Document Type

Conference Proceeding


2006 ASABE Annual International Meeting

Publication Date



Portland, OR


Soil moisture is an important component of numerous systems, influencing crop development, and runoff and infiltration partitioning, among other things. However, due to its spatial and temporal variability, it is difficult to estimate soil moisture consistently using conventional techniques such as gravimetric sampling, which is point-based and time-consuming. Therefore, to overcome this drawback in soil moisture estimation and mapping, and to facilitate its measurement spatially and temporarily, remote sensing is a promising technique. Measurement of soil surface reflectance in the visible and near infrared (VIS/NIR) may be used for this purpose. However, soil reflectance within this spectral range is affected by numerous factors, including soil surface roughness and the presence of soil crust. Thus, in order to determine the utility of VIS/NIR remote sensing for surface soil moisture estimation, roughness and crusting must be considered. In this study, we quantify the effects of these three components (moisture, roughness, and degree of crusting) on soil surface reflectance within the spectral range of 450 nm to 1000 nm in order to determine the extent to which moisture can be estimated under different soil surface conditions.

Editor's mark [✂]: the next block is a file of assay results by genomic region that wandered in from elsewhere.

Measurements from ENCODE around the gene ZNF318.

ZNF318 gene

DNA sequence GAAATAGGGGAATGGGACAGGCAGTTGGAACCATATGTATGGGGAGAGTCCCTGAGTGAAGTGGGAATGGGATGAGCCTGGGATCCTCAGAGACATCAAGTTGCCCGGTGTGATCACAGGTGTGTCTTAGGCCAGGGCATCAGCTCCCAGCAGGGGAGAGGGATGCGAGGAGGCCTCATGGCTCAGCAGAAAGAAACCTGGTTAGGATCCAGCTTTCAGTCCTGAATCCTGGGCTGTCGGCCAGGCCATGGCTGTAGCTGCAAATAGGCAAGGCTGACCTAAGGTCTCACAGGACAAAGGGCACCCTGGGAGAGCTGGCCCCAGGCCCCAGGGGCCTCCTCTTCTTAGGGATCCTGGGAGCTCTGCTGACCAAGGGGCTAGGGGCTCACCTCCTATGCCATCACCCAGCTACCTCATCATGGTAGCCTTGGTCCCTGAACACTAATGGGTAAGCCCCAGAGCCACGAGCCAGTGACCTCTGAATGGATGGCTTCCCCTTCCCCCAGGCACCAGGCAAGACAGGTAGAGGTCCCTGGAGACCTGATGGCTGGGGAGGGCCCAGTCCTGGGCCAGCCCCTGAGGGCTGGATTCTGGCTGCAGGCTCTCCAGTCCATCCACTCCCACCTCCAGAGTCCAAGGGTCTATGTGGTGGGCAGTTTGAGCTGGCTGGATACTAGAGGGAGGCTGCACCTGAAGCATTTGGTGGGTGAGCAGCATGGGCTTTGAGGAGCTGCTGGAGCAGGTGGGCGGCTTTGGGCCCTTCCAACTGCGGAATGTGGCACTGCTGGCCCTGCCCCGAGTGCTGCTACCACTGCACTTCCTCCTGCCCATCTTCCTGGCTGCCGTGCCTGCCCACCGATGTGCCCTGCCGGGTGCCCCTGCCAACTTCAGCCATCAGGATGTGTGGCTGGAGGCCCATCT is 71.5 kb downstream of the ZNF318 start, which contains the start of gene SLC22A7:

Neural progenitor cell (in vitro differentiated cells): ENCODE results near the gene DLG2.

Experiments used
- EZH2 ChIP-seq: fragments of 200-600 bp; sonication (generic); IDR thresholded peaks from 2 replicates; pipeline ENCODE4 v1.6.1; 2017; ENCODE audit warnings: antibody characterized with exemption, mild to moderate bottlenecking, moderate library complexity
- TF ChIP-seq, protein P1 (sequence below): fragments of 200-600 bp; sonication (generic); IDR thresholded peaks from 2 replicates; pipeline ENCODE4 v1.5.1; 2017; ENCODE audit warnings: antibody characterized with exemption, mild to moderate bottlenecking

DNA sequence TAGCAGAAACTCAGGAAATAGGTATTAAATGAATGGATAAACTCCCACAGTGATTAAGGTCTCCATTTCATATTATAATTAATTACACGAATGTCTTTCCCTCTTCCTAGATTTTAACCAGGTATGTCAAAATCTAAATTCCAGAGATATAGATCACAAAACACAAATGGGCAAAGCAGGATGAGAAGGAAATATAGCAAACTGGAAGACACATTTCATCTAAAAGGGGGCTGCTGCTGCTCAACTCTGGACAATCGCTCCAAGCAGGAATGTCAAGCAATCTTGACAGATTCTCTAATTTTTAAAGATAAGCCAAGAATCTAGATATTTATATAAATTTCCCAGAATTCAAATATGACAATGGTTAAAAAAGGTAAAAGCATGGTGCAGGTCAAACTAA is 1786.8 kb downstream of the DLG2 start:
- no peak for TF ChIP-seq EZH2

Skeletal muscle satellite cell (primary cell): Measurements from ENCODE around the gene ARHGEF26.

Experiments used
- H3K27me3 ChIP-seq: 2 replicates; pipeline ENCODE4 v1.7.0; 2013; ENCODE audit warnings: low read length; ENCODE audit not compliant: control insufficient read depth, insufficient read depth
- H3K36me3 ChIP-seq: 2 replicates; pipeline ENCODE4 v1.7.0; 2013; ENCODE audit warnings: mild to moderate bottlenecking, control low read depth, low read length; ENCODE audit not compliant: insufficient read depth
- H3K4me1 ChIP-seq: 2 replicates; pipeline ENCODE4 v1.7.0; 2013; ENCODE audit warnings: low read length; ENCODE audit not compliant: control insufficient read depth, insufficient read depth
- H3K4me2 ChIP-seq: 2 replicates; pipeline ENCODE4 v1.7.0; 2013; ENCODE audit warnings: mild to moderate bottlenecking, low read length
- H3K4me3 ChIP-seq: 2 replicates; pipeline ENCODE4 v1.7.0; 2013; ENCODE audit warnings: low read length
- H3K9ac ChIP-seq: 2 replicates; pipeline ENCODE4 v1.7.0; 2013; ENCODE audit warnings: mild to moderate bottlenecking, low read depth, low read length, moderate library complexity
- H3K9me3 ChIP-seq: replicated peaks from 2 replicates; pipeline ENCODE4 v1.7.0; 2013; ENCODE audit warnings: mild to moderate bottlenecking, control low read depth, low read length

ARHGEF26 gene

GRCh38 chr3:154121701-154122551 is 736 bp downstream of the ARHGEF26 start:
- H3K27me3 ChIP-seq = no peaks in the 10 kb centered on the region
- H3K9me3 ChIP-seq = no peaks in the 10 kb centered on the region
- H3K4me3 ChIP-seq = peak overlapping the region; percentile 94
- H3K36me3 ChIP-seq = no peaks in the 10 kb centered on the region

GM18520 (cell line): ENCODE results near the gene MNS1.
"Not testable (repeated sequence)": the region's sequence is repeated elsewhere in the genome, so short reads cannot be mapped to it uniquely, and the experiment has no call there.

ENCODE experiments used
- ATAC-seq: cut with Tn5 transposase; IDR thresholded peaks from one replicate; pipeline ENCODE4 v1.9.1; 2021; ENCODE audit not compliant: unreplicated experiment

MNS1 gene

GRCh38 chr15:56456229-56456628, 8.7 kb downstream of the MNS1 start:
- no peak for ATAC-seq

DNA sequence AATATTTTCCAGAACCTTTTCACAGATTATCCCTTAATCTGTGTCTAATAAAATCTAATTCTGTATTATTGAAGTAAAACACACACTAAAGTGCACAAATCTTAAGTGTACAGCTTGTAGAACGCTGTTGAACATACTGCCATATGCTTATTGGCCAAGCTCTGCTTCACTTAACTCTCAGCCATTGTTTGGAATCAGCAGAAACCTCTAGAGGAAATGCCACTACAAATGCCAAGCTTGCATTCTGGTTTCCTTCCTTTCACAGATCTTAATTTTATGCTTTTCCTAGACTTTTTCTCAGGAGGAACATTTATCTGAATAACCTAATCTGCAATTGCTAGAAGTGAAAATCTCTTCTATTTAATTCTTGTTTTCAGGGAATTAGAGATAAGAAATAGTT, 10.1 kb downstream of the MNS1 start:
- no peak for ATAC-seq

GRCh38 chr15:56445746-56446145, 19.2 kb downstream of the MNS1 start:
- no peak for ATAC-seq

Copyright Owner

American Society of Agricultural and Biological Engineers




Article Location